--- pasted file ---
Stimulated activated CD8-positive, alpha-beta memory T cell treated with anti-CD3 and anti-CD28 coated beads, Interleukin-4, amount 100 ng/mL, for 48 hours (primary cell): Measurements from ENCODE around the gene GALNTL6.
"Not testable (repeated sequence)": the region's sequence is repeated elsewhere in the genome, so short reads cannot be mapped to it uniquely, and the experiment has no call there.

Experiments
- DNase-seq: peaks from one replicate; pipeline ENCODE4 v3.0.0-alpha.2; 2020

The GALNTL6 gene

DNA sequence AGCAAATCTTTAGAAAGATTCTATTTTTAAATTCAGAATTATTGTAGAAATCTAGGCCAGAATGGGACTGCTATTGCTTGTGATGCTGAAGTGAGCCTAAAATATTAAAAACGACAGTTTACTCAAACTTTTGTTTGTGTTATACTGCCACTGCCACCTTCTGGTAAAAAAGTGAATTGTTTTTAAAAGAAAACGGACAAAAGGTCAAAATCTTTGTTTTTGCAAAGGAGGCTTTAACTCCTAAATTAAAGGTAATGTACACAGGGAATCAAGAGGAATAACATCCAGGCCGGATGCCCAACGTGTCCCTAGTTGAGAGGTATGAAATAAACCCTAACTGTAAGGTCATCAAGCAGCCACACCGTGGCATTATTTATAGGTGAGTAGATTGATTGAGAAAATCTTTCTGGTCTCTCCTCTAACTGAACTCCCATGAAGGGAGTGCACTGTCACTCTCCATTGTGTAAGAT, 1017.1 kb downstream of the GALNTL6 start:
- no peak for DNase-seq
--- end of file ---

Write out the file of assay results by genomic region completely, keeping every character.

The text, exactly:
Stimulated activated CD8-positive, alpha-beta memory T cell treated with anti-CD3 and anti-CD28 coated beads, Interleukin-4, amount 100 ng/mL, for 48 hours (primary cell): Measurements from ENCODE around the gene GALNTL6.
"Not testable (repeated sequence)": the region's sequence is repeated elsewhere in the genome, so short reads cannot be mapped to it uniquely, and the experiment has no call there.

Experiments
- DNase-seq: peaks from one replicate; pipeline ENCODE4 v3.0.0-alpha.2; 2020

The GALNTL6 gene

DNA sequence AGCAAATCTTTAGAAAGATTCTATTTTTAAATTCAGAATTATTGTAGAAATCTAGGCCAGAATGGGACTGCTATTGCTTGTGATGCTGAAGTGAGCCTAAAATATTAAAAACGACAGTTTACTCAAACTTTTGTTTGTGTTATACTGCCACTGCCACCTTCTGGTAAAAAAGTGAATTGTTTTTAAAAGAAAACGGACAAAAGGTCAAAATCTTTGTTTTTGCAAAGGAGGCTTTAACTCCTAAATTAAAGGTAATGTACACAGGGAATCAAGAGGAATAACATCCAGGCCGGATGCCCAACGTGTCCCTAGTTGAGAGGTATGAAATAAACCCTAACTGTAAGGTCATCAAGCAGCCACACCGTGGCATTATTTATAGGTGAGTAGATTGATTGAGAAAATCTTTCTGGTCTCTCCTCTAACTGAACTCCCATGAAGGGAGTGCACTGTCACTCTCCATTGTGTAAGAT, 1017.1 kb downstream of the GALNTL6 start:
- no peak for DNase-seq